Perth Writers Festival 2017-The Historical Highlights

Mechanica Bug courtesy of my daughter and REmida

Mechanica Bug courtesy of my daughter and REmida

This weekend was the Perth Writers Festival on the beautiful grounds of the University of Western Australia. As always I’ve come away with more ideas than I know what to do with and more stimulation than my brain can handle.

There were so many wonderful speakers and engaging authors.
Friday was all about me, Sunday was all about Family Fun and encouraging my daughter’s creativity

These are my Friday highlights. (Click the picture captions to have a closer look at the books)

1880’s Girl’s Top 4 Historical Picks

In order of appearance, not importance

Much Ado About Shakespeare
by Donovan Bixley

A beautiful and hilarious picture book for grown-ups, trust me the pictures really are for grownups.

Bixley turns William Shakespeare into a living-breathing-flawed human being, the human being we can see in his work.

I appreciate the way Bixley approached “the black hole” that is Shakespeare (Bixley’s words not mine): He combined the dry, irrefutable facts of Shakespeare’s paper trail: receipts, business dealings and legal documents ( of which lawsuits for misbehaviour were not uncommon) with the historical context of life in the theatre and the lifestyle of actors/producers/playwrights.

 

Georgiana Molloy the mind that shines
By Bernice Barry

I was thrilled to discover Bernice Berry and her book on Georgiana Molloy because you see Georgiana was a person who immediately sparked my interest when I first heard of her in the collective biography Great Pioneer Women of the Outback by Susanna De Vries.

Georgiana Malloy was the first West Australian botanist to begin identifying and cataloguing the vast biodiversity of Australia’s South West. This is a meticulously researched biography and I am looking forward to immersing myself in Georgiana’s world and combing through the 600 references at the back of the book.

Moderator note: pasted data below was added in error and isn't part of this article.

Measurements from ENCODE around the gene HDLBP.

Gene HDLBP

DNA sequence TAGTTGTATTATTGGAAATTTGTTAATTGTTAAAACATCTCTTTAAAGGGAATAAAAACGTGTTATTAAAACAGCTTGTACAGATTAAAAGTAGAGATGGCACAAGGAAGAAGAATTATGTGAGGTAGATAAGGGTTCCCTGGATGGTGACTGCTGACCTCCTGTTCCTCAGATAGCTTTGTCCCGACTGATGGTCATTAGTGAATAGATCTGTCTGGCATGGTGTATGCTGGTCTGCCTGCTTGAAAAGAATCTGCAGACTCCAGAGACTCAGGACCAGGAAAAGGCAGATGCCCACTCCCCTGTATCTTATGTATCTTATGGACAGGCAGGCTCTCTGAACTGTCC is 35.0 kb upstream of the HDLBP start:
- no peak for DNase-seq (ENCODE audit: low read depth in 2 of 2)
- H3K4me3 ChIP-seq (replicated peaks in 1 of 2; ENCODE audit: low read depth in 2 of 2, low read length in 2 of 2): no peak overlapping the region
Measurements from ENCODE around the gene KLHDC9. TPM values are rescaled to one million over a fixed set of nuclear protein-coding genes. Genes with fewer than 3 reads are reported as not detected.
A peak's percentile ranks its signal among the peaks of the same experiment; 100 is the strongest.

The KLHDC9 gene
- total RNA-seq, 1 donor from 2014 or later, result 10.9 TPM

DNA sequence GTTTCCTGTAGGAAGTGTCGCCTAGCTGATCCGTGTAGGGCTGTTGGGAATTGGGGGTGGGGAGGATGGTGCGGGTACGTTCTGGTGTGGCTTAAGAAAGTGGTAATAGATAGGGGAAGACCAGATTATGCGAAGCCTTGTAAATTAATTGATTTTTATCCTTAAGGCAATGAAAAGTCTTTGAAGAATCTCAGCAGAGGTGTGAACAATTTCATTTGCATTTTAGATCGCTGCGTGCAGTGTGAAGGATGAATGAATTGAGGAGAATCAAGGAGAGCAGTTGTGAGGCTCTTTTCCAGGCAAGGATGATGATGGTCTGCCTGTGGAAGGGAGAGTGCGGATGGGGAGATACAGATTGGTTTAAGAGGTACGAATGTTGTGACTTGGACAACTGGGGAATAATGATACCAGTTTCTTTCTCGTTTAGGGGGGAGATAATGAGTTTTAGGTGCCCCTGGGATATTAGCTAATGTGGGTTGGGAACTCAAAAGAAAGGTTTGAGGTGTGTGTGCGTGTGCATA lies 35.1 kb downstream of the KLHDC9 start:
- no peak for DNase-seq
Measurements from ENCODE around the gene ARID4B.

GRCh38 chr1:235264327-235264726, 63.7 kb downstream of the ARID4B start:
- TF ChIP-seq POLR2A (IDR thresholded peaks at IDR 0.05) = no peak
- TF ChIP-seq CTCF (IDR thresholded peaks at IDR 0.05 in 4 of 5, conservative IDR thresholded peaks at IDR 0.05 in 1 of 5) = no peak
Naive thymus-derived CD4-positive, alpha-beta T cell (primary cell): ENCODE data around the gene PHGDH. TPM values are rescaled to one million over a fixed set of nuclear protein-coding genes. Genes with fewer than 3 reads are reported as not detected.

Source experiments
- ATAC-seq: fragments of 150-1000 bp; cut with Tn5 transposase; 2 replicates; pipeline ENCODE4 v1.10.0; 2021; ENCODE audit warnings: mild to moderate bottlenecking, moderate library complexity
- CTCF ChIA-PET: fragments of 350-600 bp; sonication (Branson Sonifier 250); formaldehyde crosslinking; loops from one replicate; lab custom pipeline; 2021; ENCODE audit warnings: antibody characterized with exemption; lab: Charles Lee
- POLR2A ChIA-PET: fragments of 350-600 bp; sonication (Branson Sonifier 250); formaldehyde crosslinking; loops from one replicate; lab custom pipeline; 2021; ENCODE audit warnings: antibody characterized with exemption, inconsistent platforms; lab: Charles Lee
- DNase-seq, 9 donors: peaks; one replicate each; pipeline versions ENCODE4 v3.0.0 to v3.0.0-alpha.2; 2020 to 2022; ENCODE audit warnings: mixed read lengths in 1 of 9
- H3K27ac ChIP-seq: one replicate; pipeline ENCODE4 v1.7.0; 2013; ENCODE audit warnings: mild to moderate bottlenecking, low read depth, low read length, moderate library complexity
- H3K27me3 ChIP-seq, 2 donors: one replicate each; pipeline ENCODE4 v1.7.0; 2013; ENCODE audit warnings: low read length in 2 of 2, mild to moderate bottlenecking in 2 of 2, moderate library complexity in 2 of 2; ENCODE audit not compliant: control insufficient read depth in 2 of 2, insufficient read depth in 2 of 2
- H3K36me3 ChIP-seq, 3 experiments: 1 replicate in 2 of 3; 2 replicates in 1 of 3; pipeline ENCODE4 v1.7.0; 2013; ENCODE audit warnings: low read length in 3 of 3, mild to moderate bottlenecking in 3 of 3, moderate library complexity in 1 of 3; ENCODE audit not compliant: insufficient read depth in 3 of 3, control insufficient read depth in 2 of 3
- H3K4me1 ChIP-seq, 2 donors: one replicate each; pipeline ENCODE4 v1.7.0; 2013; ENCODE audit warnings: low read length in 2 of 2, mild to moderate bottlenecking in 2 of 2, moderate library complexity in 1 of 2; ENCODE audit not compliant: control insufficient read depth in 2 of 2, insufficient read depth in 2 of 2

The Birdman’s Wife
by Melissa Ashley

You can’t go wrong with a cover that features the beautiful art of Elizabeth Gould. If you aren’t familiar with her work, think Darwin’s finches, Yep she painted those.

Like most people I assumed the famous John Gould was famous because of his bird paintings but it turns out he was just the ornithologist, his wife was the artist, . If not for Elizabeth Gould’s extraordinary talent Mr Gould would have remained an obscure historical figure known only in ornithological circles.

I am really looking forward to reading this book, a novelization of Elizabeth Gould’s life.

 

Dark Emu, Black seeds: agriculture or accident
by Bruce Pascoe

This is perhaps not an obvious choice for 1880’s Girl but you see my love of the Victorian age does not blind me to its faults. The Victorian Age saw the peak of the British Empire and with colonisation comes abuse.

This book is a scholarly look at the truth about the aboriginal society as it was when the first white explorers landed on its shores. (Yes this was a good while before Victoria but it is how the empire was built.)

The Aborigional people were not uncivilised, without law or culture. They were not aimless wanders at the mercy of the seasons “picking a grub here a berry there” as Pascoe put it.

These were a highly ingenious and organised people. I am sure I have heard multiple interviews with Pascoe and other researchers on RN (Australia’s Radio National station) because this book contains all the information I have heard but could never remember the details about.

This includes records of aboriginal farming methods, and land care, the building of stone aquifers and irrigation canals. Early explorers recorded harvesting and planting and bread making on a par with Europeans and Native Americans. Facts that even today are glossed over, ignored or deliberately hidden.

My question is: If explorers like Thomas Mitchell and Charles Sturt recognized and recorded this civilization, if people like Georgiana Molloy benefited from the wisdom and humanity of indigenous people, how and why did the narrative change? How were the voices of reason and compassion drowned out by the ignorant and fearful?

I suppose we know the answers but…

Think how history would be different if reason, respect and compassion had won the day over  power, pride and greed!

If I were a sci-fi writer I would write that alternative reality. But I’m not.

So I model  my characters after wise and compassionate real people like Georgiana Molloy and Abigail March.

The Writers Festival has me chomping at the bit to jump back into my full writing routine.

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